- If you’re addicted to spending money, you’ll also want to work on breaking the addiction. Spending money can be a legitimate addiction for some people, which means they have to work on it the same way they would work on breaking a substance addiction. Creating a distraction, or working with someone to break the addiction can help you get your spending under control.
- Consider opening a savings account that’ll give you the most return, even if it means opening a long-term account that you don’t touch for a while.
Top Strategies For an Aggressive Saving Plan
There are several strategies you can use to contribute to your aggressive saving plan if that 30% each month is hard to reach. You’ll have to evaluate where you are financially before you can determine which one is best for you.
First, you decide to go for an aggressive savings plan, you’ll want to first make sure you’re out of debt. Instead of putting your gap between income and expenses in a savings account, you put it toward debt.
As my husband sees it, any amount you pay in interest is money that's not in your pocket. While unavoidable, we've been able to save more money by funding items in cash when we can. The only thing we currently pay interest on is our mortgage. (P.S. saving money on interest is an easy way to decrease what you're spending each month, you just don't think of it that way because of how interest is advertised!)
Then, once your debt is gone, there are two other ways to increase your savings contribution. You can spend less money, or earn more of it.
Most people find that a combination of the two works best for them.
Here are some ways you can bring in more money to put towards your ambitious savings goal.
Increase W-2 Income
I say, “increase W-2 income” because I've always been a side hustler. But there are ways to ensure your salary is commensurate with what you're worth. More money in your paycheck is more money for you. While not super advisable in the current Coronavirus job environment, the tips below are helpful for increasing your income after things stabilize.
Wage equality is a serious issue and results in women and minorities receiving much less than their male colleagues.
Do some research on LinkedIn, Glassdoor, or Salary.com to see if you’re getting the right wage for your job. If you’re getting paid less than others in your field, consider talking to your manager about how to change it.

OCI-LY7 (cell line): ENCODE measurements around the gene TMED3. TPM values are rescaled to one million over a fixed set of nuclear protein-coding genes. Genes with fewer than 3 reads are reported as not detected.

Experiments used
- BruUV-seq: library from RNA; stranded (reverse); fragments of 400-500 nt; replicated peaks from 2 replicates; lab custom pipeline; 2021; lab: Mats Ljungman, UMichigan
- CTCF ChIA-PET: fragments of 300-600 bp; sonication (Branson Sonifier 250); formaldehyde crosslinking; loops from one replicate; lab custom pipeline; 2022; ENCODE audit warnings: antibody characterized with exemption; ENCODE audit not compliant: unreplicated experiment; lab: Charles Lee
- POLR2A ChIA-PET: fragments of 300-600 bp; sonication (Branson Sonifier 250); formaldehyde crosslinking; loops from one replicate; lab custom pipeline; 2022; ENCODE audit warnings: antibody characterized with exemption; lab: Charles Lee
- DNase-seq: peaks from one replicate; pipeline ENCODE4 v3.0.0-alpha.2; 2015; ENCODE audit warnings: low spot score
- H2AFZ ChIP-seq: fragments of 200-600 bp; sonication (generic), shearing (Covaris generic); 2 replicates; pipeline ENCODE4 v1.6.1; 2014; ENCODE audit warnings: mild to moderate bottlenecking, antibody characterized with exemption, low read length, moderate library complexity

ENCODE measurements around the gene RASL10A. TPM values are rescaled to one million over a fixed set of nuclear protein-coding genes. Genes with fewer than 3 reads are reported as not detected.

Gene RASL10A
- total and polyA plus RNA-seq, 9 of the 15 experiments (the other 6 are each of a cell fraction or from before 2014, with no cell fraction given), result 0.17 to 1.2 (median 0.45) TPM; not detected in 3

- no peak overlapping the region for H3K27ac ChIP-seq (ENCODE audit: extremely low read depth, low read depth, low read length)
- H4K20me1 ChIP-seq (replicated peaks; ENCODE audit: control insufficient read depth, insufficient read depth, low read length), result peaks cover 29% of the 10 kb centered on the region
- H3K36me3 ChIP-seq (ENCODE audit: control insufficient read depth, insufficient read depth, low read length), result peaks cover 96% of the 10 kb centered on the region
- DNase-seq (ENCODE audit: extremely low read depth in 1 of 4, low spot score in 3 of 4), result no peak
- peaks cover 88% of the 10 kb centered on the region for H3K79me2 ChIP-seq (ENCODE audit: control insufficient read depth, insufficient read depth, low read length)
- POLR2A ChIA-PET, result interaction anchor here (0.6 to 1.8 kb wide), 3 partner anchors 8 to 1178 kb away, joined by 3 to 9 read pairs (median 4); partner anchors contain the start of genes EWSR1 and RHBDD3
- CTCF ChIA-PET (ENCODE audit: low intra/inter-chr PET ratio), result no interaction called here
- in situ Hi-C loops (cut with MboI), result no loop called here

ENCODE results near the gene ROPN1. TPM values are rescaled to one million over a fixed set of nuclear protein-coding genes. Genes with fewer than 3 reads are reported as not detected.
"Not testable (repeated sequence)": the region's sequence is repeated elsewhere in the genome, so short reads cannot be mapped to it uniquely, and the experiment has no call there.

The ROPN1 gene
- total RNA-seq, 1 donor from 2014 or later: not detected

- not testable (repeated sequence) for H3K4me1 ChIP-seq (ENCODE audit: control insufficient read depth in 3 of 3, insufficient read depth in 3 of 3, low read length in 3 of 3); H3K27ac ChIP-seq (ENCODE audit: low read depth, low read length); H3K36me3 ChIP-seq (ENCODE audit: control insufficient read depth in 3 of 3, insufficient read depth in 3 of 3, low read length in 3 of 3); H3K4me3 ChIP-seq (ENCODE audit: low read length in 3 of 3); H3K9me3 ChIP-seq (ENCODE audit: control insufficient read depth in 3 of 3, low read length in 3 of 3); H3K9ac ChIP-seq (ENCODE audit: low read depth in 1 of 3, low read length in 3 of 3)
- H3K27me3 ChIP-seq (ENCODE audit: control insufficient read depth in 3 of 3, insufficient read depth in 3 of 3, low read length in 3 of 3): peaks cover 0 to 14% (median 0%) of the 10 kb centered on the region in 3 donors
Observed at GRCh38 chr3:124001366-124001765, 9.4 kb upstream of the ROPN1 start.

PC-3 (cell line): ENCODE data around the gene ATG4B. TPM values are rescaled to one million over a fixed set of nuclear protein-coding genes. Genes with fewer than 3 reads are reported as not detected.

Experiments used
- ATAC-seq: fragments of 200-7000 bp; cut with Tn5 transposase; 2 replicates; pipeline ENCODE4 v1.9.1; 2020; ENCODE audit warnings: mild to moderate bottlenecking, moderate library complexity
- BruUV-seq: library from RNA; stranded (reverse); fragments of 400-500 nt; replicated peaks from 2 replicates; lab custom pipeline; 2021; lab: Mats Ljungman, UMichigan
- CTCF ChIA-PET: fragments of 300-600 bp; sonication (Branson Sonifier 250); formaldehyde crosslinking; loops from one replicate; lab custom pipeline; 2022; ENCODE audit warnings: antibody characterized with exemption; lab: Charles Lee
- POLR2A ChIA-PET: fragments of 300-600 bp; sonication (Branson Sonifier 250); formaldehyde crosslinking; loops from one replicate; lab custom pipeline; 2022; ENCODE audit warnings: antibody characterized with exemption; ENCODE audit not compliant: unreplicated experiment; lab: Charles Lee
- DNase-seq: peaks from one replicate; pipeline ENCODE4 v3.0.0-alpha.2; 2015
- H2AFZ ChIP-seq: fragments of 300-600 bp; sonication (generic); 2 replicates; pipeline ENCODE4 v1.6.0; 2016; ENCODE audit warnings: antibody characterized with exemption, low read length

You are 100% entitled to ask for a raise, especially if it’s been a while since you’ve gotten one. There are tons of strategies for doing so without risking your manager getting upset about it.
Asking for a raise is the next step to take after you’ve done some research to see what other people are getting paid in your profession. If it doesn’t add up, take some of your research with you and let your boss know why you deserve a raise.
But also, if income is really an issue, the biggest increase in how much you're paid happens when changing jobs because the door for negotiations is wide open.
Start a Side Hustle
If you’re happy with your day-time job and don’t want to work somewhere else, you can always start a side hustle to earn more money for savings. The reach of the internet means you can make money doing just about anything.
Some of the best side hustles include:
- doing freelance work, like writing or graphic design
- meal delivery
- Lyft or Uber
- house sitting or pet sitting
- teaching English online
- launching a monetized blog
- Get creative!
Create or Re-evaluate Your Budget
One of the best ways to determine where your money is going is to create a budget. Even if you already have one, it can be beneficial to re-evaluate and see where you can save money.
Tracking your spending will allow you to determine what your budget is now, and how you can make changes to your spending. There are so many types of budgets that you’re sure to find something you like.
Where are the pockets of excess in your budget? Could you save more by turning off streaming services or subscriptions? Here is how to do a large bill audit of all your expenses.
Stash windfalls instead of spending
Everyone gets a little extra cash every once in a while: a bonus, a raise, selling items you don't need, the estate of a family member, or cash gifts for birthdays and holidays. While it is super difficult not to spend this money, putting it into savings ensures you can get to your goals as soon as possible.
Use Apps to Your Advantage
There are dozens of different money-saving apps that can help you change how much money you have in your savings account. These include automatic savings apps, money-saving apps, and bill cutters. I love these! They really helped me save up $1,000 in under 45 days in this challenge.
Aggressive savings is saving more than 30% of your take home income. To do this, we increase the gap between income and expenses.
Saving aggressively is s a short-term endeavor, too. Aggressive savings aren't sustainable for a lifetime. Initiatives like the ones listed above are meant to be “short sprints” in order to get to where you want to be: into a house, fully-funded emergency fund, or through the first year of your new business.
I highly encourage you to try saving this amount because an aggressive savings plan can help you in so many ways. There’s no limit to what you can use your savings for once you reach your intended goal.